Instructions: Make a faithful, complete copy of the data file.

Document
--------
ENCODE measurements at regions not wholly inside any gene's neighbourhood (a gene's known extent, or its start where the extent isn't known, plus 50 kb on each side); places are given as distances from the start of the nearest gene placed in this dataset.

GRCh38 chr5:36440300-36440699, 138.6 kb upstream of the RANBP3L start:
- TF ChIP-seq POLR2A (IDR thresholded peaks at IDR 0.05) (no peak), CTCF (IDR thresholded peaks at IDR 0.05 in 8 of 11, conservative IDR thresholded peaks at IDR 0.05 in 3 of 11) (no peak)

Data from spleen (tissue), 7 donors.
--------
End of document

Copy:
ENCODE measurements at regions not wholly inside any gene's neighbourhood (a gene's known extent, or its start where the extent isn't known, plus 50 kb on each side); places are given as distances from the start of the nearest gene placed in this dataset.

GRCh38 chr5:36440300-36440699, 138.6 kb upstream of the RANBP3L start:
- TF ChIP-seq POLR2A (IDR thresholded peaks at IDR 0.05) (no peak), CTCF (IDR thresholded peaks at IDR 0.05 in 8 of 11, conservative IDR thresholded peaks at IDR 0.05 in 3 of 11) (no peak)

Data from spleen (tissue), 7 donors.